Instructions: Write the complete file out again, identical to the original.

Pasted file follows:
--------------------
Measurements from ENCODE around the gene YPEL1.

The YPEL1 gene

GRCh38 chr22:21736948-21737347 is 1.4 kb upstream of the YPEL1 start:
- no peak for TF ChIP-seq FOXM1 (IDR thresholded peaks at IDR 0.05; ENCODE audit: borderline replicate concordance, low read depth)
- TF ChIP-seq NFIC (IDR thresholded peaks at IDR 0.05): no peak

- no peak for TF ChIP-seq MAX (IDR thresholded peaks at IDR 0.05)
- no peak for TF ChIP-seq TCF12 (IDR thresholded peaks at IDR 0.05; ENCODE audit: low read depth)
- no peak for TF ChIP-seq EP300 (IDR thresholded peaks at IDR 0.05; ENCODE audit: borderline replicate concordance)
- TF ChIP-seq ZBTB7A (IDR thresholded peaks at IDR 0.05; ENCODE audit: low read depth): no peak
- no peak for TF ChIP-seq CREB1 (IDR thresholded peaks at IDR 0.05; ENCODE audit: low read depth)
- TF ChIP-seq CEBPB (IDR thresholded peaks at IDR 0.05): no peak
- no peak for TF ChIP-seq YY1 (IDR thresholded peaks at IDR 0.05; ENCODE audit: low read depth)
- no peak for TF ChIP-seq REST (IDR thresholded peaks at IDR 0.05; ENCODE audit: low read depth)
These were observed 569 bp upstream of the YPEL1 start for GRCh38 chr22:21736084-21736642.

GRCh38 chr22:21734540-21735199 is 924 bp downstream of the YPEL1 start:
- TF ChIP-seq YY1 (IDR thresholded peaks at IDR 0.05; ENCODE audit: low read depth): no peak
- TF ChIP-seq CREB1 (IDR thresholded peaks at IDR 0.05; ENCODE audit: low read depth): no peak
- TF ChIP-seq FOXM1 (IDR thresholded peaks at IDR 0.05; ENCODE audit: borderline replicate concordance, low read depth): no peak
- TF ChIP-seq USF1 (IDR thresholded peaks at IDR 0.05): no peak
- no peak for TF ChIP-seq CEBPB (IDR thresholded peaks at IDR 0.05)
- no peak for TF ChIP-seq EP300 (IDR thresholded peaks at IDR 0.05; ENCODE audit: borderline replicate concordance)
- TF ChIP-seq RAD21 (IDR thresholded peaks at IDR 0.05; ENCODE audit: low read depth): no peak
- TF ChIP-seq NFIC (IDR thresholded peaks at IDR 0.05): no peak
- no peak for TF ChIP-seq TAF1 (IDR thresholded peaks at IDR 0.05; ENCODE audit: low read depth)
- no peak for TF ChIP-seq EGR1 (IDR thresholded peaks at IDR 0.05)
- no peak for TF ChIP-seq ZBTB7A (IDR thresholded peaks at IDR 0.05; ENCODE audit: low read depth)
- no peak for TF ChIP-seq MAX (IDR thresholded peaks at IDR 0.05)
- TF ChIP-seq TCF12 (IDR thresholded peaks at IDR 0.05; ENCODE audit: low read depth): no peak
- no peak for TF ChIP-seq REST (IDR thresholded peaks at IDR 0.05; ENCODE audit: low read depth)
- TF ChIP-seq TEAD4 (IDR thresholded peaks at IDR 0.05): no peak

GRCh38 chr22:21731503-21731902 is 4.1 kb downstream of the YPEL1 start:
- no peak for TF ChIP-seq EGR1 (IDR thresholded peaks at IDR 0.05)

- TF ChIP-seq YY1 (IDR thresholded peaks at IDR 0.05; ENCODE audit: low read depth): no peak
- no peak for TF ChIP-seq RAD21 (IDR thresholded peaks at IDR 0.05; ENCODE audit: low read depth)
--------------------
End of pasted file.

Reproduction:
Measurements from ENCODE around the gene YPEL1.

The YPEL1 gene

GRCh38 chr22:21736948-21737347 is 1.4 kb upstream of the YPEL1 start:
- no peak for TF ChIP-seq FOXM1 (IDR thresholded peaks at IDR 0.05; ENCODE audit: borderline replicate concordance, low read depth)
- TF ChIP-seq NFIC (IDR thresholded peaks at IDR 0.05): no peak

- no peak for TF ChIP-seq MAX (IDR thresholded peaks at IDR 0.05)
- no peak for TF ChIP-seq TCF12 (IDR thresholded peaks at IDR 0.05; ENCODE audit: low read depth)
- no peak for TF ChIP-seq EP300 (IDR thresholded peaks at IDR 0.05; ENCODE audit: borderline replicate concordance)
- TF ChIP-seq ZBTB7A (IDR thresholded peaks at IDR 0.05; ENCODE audit: low read depth): no peak
- no peak for TF ChIP-seq CREB1 (IDR thresholded peaks at IDR 0.05; ENCODE audit: low read depth)
- TF ChIP-seq CEBPB (IDR thresholded peaks at IDR 0.05): no peak
- no peak for TF ChIP-seq YY1 (IDR thresholded peaks at IDR 0.05; ENCODE audit: low read depth)
- no peak for TF ChIP-seq REST (IDR thresholded peaks at IDR 0.05; ENCODE audit: low read depth)
These were observed 569 bp upstream of the YPEL1 start for GRCh38 chr22:21736084-21736642.

GRCh38 chr22:21734540-21735199 is 924 bp downstream of the YPEL1 start:
- TF ChIP-seq YY1 (IDR thresholded peaks at IDR 0.05; ENCODE audit: low read depth): no peak
- TF ChIP-seq CREB1 (IDR thresholded peaks at IDR 0.05; ENCODE audit: low read depth): no peak
- TF ChIP-seq FOXM1 (IDR thresholded peaks at IDR 0.05; ENCODE audit: borderline replicate concordance, low read depth): no peak
- TF ChIP-seq USF1 (IDR thresholded peaks at IDR 0.05): no peak
- no peak for TF ChIP-seq CEBPB (IDR thresholded peaks at IDR 0.05)
- no peak for TF ChIP-seq EP300 (IDR thresholded peaks at IDR 0.05; ENCODE audit: borderline replicate concordance)
- TF ChIP-seq RAD21 (IDR thresholded peaks at IDR 0.05; ENCODE audit: low read depth): no peak
- TF ChIP-seq NFIC (IDR thresholded peaks at IDR 0.05): no peak
- no peak for TF ChIP-seq TAF1 (IDR thresholded peaks at IDR 0.05; ENCODE audit: low read depth)
- no peak for TF ChIP-seq EGR1 (IDR thresholded peaks at IDR 0.05)
- no peak for TF ChIP-seq ZBTB7A (IDR thresholded peaks at IDR 0.05; ENCODE audit: low read depth)
- no peak for TF ChIP-seq MAX (IDR thresholded peaks at IDR 0.05)
- TF ChIP-seq TCF12 (IDR thresholded peaks at IDR 0.05; ENCODE audit: low read depth): no peak
- no peak for TF ChIP-seq REST (IDR thresholded peaks at IDR 0.05; ENCODE audit: low read depth)
- TF ChIP-seq TEAD4 (IDR thresholded peaks at IDR 0.05): no peak

GRCh38 chr22:21731503-21731902 is 4.1 kb downstream of the YPEL1 start:
- no peak for TF ChIP-seq EGR1 (IDR thresholded peaks at IDR 0.05)

- TF ChIP-seq YY1 (IDR thresholded peaks at IDR 0.05; ENCODE audit: low read depth): no peak
- no peak for TF ChIP-seq RAD21 (IDR thresholded peaks at IDR 0.05; ENCODE audit: low read depth)